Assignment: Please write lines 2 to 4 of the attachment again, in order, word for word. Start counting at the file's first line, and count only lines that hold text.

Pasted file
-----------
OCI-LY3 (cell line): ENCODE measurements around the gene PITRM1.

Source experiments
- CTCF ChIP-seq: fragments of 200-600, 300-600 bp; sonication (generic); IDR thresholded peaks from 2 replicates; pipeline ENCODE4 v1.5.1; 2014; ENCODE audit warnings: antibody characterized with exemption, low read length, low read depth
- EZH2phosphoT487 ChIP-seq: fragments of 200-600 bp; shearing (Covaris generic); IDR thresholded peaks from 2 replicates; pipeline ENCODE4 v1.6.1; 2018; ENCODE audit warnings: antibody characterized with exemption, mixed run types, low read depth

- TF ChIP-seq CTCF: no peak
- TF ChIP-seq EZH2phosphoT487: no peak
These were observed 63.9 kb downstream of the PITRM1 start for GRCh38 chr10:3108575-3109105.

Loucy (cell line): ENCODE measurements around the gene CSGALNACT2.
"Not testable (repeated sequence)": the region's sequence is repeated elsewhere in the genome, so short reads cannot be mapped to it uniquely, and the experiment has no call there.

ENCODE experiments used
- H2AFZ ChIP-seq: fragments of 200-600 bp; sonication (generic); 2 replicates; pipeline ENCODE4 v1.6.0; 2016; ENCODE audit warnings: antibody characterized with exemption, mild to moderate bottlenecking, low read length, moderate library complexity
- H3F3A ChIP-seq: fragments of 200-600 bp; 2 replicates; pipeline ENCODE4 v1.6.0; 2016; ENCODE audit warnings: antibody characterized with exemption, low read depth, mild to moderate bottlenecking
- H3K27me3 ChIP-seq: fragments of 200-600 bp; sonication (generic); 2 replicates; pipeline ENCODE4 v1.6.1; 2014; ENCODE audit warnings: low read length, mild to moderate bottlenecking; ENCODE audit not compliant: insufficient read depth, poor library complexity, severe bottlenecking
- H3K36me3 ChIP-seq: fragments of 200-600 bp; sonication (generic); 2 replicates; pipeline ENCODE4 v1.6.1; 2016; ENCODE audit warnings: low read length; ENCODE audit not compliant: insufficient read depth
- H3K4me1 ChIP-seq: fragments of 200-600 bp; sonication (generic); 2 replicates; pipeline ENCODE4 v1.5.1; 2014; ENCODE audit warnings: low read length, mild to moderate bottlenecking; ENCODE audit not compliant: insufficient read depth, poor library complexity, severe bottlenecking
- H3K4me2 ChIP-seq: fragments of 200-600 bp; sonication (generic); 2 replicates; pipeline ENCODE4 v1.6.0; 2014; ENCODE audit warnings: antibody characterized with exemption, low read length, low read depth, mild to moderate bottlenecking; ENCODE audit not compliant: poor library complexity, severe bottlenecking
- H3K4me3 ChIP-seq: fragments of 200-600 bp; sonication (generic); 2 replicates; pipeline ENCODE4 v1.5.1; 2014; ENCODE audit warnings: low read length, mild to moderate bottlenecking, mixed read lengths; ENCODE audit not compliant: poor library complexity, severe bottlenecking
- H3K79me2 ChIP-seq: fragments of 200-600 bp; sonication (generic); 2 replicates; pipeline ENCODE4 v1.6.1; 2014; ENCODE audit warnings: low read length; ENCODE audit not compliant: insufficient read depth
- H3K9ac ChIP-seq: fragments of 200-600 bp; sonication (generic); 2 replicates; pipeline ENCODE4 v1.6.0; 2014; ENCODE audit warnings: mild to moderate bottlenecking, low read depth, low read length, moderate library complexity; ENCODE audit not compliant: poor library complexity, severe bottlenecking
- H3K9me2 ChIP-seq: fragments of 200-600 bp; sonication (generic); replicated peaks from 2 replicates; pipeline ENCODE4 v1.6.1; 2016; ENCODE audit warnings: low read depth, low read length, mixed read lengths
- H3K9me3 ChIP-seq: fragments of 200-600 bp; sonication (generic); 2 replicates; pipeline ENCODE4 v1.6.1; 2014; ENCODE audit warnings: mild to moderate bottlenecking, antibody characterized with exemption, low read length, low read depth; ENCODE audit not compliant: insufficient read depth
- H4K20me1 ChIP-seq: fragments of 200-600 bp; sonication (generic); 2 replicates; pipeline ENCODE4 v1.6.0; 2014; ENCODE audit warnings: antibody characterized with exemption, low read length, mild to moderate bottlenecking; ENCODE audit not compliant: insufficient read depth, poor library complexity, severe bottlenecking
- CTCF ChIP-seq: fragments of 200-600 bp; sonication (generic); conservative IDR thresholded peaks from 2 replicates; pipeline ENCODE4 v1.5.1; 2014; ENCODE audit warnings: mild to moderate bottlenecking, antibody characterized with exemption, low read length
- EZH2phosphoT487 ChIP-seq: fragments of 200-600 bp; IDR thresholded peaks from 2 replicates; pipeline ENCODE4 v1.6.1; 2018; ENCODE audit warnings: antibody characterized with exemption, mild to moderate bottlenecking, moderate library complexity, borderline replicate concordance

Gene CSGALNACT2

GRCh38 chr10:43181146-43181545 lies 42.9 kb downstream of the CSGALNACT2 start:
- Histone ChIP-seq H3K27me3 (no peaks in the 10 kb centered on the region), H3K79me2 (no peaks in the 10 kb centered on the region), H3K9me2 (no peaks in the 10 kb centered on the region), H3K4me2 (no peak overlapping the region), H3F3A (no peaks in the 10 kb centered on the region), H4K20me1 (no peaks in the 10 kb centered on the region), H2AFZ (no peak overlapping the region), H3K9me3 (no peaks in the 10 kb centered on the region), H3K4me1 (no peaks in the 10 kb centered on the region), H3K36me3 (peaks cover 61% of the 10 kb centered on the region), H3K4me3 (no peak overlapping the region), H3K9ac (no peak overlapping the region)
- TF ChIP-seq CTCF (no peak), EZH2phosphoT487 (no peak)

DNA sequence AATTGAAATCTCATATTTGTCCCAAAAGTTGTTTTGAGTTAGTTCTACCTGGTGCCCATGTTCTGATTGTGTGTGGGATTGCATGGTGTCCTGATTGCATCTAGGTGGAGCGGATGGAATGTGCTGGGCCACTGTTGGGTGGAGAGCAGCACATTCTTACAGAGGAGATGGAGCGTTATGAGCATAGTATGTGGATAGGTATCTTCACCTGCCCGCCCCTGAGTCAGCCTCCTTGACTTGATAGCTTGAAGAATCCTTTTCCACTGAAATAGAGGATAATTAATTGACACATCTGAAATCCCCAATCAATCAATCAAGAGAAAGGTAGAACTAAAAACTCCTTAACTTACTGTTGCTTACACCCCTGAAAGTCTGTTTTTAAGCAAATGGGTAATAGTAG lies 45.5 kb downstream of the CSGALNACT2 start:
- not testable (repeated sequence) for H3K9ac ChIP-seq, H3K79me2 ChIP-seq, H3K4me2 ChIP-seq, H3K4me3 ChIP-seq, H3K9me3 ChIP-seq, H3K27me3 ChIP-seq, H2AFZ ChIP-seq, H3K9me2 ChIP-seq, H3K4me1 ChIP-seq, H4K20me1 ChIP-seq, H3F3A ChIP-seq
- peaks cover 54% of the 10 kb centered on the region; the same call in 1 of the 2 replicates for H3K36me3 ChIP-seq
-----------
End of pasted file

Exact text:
Source experiments
- CTCF ChIP-seq: fragments of 200-600, 300-600 bp; sonication (generic); IDR thresholded peaks from 2 replicates; pipeline ENCODE4 v1.5.1; 2014; ENCODE audit warnings: antibody characterized with exemption, low read length, low read depth
- EZH2phosphoT487 ChIP-seq: fragments of 200-600 bp; shearing (Covaris generic); IDR thresholded peaks from 2 replicates; pipeline ENCODE4 v1.6.1; 2018; ENCODE audit warnings: antibody characterized with exemption, mixed run types, low read depth